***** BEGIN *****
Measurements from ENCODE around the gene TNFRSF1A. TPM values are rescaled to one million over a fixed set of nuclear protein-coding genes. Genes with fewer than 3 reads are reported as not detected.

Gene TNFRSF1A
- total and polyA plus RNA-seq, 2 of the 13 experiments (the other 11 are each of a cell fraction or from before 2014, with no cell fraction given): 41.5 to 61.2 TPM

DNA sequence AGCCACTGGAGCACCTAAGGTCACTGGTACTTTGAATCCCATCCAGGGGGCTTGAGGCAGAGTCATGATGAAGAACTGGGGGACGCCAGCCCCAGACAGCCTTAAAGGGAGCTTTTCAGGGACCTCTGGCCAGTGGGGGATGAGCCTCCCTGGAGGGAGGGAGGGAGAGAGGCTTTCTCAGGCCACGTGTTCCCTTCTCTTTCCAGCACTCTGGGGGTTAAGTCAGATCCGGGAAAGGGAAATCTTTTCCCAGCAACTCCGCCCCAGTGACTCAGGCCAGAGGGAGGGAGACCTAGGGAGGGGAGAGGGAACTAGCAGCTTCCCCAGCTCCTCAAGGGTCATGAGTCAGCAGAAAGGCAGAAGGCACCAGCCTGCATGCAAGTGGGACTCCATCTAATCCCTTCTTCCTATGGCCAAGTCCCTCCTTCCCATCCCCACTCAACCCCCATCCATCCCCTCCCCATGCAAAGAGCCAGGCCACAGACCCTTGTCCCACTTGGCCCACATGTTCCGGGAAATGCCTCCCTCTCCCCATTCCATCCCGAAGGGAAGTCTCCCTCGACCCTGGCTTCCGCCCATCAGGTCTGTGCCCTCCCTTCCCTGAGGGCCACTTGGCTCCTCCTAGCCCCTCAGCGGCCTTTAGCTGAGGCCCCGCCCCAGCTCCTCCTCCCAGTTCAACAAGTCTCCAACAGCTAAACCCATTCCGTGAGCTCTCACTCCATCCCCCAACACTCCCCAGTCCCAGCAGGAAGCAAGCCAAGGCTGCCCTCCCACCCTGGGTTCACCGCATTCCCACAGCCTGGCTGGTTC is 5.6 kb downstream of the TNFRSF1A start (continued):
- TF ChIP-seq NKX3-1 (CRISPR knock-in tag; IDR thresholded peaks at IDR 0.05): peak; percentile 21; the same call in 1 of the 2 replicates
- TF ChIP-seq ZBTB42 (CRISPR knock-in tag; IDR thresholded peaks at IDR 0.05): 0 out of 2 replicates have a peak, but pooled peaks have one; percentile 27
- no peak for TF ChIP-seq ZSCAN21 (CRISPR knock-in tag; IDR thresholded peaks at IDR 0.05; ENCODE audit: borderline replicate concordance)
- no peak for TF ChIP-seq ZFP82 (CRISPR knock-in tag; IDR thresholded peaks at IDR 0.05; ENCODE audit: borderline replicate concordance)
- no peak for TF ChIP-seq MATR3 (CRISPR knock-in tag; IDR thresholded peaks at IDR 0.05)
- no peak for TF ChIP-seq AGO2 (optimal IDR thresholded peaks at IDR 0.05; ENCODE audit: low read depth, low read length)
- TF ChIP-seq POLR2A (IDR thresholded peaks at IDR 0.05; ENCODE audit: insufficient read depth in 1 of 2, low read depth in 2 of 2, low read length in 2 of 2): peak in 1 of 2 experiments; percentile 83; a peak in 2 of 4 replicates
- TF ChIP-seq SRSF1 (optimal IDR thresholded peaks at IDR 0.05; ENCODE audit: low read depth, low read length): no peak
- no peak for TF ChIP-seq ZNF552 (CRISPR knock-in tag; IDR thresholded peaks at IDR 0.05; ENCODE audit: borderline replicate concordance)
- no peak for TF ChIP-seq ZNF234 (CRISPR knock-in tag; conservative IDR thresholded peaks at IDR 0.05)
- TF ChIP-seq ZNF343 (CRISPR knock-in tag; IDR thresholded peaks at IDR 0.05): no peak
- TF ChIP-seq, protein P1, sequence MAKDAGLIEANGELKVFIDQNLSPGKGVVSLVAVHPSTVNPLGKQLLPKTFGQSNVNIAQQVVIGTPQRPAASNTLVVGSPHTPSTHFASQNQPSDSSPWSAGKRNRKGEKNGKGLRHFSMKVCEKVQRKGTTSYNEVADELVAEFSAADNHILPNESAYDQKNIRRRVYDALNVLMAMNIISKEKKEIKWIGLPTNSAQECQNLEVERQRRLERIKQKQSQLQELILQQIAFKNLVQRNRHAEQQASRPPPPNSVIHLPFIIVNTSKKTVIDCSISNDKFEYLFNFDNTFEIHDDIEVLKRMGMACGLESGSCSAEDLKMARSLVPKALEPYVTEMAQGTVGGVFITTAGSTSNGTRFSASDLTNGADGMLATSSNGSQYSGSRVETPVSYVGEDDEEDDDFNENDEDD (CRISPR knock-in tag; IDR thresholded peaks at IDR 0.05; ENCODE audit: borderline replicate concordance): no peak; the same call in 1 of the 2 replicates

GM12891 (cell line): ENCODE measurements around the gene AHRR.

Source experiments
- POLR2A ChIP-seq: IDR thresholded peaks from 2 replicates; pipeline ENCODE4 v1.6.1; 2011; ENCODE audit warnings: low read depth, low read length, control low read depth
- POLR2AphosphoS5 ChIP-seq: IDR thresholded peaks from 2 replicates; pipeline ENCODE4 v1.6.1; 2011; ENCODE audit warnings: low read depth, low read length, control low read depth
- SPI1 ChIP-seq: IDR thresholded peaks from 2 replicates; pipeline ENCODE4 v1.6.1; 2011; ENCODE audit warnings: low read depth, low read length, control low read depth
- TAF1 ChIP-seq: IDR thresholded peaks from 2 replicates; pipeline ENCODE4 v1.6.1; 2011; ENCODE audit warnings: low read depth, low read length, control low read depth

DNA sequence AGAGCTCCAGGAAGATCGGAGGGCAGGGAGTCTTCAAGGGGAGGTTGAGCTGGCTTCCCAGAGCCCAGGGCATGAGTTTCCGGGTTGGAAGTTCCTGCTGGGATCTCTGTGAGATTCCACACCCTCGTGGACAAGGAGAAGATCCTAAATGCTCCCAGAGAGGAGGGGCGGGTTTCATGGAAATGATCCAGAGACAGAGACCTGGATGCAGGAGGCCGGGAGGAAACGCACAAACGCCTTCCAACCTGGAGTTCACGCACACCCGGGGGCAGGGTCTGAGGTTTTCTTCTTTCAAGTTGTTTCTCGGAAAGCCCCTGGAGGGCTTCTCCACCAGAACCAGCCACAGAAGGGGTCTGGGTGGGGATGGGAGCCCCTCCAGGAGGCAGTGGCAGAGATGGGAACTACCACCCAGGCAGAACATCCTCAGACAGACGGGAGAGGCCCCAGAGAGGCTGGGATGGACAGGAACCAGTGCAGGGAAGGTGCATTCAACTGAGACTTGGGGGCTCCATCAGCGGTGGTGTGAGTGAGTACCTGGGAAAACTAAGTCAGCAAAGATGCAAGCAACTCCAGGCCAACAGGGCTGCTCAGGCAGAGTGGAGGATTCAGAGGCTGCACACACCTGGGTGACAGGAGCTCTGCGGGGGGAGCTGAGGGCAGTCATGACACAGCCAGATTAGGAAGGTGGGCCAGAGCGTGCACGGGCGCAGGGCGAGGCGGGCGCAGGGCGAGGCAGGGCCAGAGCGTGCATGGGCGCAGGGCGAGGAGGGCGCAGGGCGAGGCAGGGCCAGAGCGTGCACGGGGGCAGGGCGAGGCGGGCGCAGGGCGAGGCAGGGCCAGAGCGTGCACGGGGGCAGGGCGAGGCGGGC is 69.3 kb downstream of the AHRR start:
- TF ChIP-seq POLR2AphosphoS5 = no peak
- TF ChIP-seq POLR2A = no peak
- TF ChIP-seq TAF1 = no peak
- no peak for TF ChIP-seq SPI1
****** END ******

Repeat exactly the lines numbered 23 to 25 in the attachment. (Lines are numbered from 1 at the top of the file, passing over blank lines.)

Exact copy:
DNA sequence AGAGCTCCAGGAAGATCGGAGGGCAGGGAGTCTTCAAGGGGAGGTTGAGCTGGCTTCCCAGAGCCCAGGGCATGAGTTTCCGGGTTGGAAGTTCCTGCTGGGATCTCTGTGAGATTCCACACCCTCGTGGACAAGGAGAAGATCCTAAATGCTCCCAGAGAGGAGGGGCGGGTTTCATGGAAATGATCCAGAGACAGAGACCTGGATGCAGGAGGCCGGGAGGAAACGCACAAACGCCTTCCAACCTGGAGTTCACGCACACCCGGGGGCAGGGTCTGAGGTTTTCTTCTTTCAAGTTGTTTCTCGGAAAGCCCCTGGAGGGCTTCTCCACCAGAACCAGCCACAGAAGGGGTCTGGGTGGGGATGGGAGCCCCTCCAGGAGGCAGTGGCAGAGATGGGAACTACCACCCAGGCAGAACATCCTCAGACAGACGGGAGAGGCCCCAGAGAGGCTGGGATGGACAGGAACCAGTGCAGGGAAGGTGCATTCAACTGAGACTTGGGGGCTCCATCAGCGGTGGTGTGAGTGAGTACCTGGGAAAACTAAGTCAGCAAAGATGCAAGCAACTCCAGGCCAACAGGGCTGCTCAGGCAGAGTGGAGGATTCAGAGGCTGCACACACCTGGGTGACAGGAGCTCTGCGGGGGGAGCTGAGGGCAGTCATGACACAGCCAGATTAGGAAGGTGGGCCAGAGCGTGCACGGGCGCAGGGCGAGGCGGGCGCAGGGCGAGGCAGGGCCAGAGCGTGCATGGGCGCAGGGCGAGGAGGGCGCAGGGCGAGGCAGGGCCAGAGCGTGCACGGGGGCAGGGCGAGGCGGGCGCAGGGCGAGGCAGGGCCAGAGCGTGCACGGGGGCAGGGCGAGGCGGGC is 69.3 kb downstream of the AHRR start:
- TF ChIP-seq POLR2AphosphoS5 = no peak
- TF ChIP-seq POLR2A = no peak